Sometimes it\'s nice to look back at net art works of the recent past. Alicia Felberbaum\'s
Breaking up is hard to do. And artist Chris Bassett feels your pain. His site \"The Lost Love Project\" proves that breakups provide \"the most interesting love stories.\" His site serves as an anthology of such stories. Log on with your tale of heartbreak, which will be linked by the an official \"lostlove engine\" to create a metanarrative of a relationship. You\'ll soon see that you\'re not alone, even if your girlfriend\'s dumped you.
Minitasking, by the artist known as Schoenerwissen, searches Gnutella via a graphical interface. Once you connect to the Gnutella network, Minitasking acts as a representative for what it encounters: depending on the amount of content in a file, it is presented in a metaphorical \"bubble\" that differs in size and color based on what the file contains. Queries are color-coded, and Minitasking pairs that bubbles via this system. You can track others\' queries on-screen. Minitasking is a free download, but not if you have a Mac (but check periodically, as this version should be revealed momentarily).
Yeah, it\'s that time of year again...with summer just beginning, people are tying the knot left and right, and many bad bridesmaid dresses are being donned, many corny best-man-toasts are being recited. Well, laugh it off with the site \"non-weddings\" by Christophe Bruno...or be really serious and theory-headed about this work of net art. After all, as the artist states, this work was inspired by a drawing by Jacques Lacan dealing with the representation of the relationship between the \"signifier\" and the \"signified.\" But Bruno\'s site is also quite entertaining. When you click on the phrase \"Celebrate a non-wedding\", a request is sent out to fetch random pictures posted online, which of course are related to the pair of chosen names (or words), like George and Laura or Gwyneth and Osama, or Lacan and Kristeva, theory and fun. Then raise a champagne glass to their union.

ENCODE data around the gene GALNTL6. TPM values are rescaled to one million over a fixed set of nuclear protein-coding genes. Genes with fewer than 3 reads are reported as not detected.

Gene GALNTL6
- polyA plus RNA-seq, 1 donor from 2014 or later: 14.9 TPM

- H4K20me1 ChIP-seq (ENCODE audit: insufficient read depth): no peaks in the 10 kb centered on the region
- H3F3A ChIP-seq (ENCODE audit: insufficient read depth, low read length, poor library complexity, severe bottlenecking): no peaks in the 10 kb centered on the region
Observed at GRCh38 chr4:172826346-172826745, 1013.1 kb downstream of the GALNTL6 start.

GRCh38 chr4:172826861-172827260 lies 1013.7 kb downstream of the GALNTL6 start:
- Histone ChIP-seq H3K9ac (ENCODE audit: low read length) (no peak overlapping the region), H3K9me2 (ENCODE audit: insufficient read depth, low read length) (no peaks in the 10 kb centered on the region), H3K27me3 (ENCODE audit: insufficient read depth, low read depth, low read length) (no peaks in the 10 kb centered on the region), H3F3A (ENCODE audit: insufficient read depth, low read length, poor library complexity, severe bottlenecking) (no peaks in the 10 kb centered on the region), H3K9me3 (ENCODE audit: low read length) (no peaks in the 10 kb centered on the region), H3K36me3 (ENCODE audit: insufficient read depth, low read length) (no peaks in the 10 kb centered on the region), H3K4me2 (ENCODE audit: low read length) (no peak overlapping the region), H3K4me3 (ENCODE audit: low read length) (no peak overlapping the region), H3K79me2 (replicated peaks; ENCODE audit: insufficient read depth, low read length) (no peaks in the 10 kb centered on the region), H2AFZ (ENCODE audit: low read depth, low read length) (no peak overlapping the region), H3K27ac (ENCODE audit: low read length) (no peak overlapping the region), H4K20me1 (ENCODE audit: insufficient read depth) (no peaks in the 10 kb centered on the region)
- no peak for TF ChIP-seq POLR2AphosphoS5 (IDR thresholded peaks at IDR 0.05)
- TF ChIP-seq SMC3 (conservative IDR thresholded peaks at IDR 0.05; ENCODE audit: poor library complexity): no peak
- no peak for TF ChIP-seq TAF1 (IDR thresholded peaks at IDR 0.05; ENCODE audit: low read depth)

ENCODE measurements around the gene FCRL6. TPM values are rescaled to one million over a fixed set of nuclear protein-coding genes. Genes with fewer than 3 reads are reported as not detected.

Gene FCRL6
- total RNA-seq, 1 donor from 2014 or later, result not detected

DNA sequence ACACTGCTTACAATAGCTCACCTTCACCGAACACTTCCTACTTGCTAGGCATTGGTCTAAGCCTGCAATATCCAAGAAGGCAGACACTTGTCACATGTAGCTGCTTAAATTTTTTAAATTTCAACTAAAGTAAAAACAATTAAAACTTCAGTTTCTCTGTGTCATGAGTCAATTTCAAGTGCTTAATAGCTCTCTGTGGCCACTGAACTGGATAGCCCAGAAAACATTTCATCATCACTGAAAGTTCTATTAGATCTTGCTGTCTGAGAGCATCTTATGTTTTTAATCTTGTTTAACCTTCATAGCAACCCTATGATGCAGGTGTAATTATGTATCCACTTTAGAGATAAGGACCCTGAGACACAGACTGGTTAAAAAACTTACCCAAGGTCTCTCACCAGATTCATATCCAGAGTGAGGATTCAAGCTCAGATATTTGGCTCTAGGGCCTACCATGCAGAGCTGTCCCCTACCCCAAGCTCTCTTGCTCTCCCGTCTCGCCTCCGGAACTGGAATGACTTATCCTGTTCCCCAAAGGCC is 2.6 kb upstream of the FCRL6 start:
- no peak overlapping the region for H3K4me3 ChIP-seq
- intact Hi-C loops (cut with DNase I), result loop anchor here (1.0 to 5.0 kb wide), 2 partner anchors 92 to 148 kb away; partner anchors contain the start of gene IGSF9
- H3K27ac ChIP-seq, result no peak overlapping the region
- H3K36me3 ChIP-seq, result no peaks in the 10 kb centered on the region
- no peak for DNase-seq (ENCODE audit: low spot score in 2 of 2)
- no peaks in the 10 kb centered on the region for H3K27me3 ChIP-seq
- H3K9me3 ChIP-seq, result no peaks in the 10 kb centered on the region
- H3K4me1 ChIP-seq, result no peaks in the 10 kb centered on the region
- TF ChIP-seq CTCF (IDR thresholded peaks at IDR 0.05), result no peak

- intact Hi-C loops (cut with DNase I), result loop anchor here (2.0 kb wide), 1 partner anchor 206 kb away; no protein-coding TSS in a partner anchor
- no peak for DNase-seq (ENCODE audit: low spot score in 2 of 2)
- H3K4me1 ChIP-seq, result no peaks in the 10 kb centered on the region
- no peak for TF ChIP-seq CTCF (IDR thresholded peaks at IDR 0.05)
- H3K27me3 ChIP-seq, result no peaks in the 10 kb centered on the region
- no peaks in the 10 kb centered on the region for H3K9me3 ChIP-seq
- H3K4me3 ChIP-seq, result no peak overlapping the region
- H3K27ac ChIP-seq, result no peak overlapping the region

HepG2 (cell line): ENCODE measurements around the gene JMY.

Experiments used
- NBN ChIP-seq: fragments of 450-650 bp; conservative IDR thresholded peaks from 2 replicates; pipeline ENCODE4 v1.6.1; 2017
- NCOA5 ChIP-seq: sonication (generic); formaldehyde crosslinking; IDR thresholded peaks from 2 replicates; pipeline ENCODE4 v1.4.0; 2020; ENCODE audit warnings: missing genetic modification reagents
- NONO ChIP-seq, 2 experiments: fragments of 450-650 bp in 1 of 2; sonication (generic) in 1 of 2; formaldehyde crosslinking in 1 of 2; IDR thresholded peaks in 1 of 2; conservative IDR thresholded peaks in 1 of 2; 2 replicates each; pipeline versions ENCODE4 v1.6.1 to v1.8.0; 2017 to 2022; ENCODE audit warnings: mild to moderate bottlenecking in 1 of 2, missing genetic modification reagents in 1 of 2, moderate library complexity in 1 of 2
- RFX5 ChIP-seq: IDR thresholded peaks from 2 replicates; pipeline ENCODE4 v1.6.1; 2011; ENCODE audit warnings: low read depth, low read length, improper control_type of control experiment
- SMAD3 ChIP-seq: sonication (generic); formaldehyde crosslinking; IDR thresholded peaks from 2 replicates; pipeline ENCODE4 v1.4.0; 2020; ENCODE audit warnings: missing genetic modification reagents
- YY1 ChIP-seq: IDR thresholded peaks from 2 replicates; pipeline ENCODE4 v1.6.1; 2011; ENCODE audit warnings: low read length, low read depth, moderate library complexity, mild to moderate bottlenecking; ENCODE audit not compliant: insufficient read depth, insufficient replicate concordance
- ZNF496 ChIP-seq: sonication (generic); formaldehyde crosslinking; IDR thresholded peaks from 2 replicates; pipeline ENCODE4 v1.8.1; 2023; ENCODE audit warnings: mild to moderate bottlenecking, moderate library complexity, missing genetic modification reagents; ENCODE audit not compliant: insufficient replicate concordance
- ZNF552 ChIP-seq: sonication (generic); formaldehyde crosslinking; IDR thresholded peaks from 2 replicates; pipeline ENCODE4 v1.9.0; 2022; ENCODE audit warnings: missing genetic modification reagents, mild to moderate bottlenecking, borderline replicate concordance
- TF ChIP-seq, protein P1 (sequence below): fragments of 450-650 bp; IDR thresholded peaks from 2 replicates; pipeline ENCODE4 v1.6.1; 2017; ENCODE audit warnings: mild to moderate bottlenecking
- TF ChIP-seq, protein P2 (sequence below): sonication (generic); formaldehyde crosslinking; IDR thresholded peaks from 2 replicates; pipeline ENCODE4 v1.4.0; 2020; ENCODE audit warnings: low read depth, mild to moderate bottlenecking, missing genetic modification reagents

The newest work by media artist Agricola de Cologne,\"]and_scape[,\"was inspired by poetic texts by Liubov Sirota, an Ukrainian Chernobyl survivor -- an especially chilling thought given the nuclear threats in the world today (think India and Pakistan, or the post-Cold-War Russian missles just lying around, at least as the media has us believing). In this piece, the viewer confronts a series of environments: real, imagined, or somewhere in between. When we think of a contemporary post-nuclear or post-bomb landscape, are we really thinking of something completely unimaginable? After all, humankind has used and abused the world around us, and we\'ve already seen the horrors of Hiroshima and Chernobyl. This new work features not only multimedia but also voice and sound performance by Agricola de Cologne as well, lending it an extremely personal touch.
After many months of writing Net Art News, yours truly will be moving on...a Rhizome veteran and new media expert will now be editing NAN: Rachel Greene, who will be taking over as Rhizome\'s new Editorial Coordinator next week, beginning June 3 (although I\'ll provide content through June 7). Rachel was Rhizome\'s editor from 1997 through 1999 and has also written about contemporary art for many national and international magazines, including Artforum, Frieze and Bomb, and is now working on a book on new media art for Thames & Hudson\'s World of Art series. She knows her stuff. Welcome, Rachel.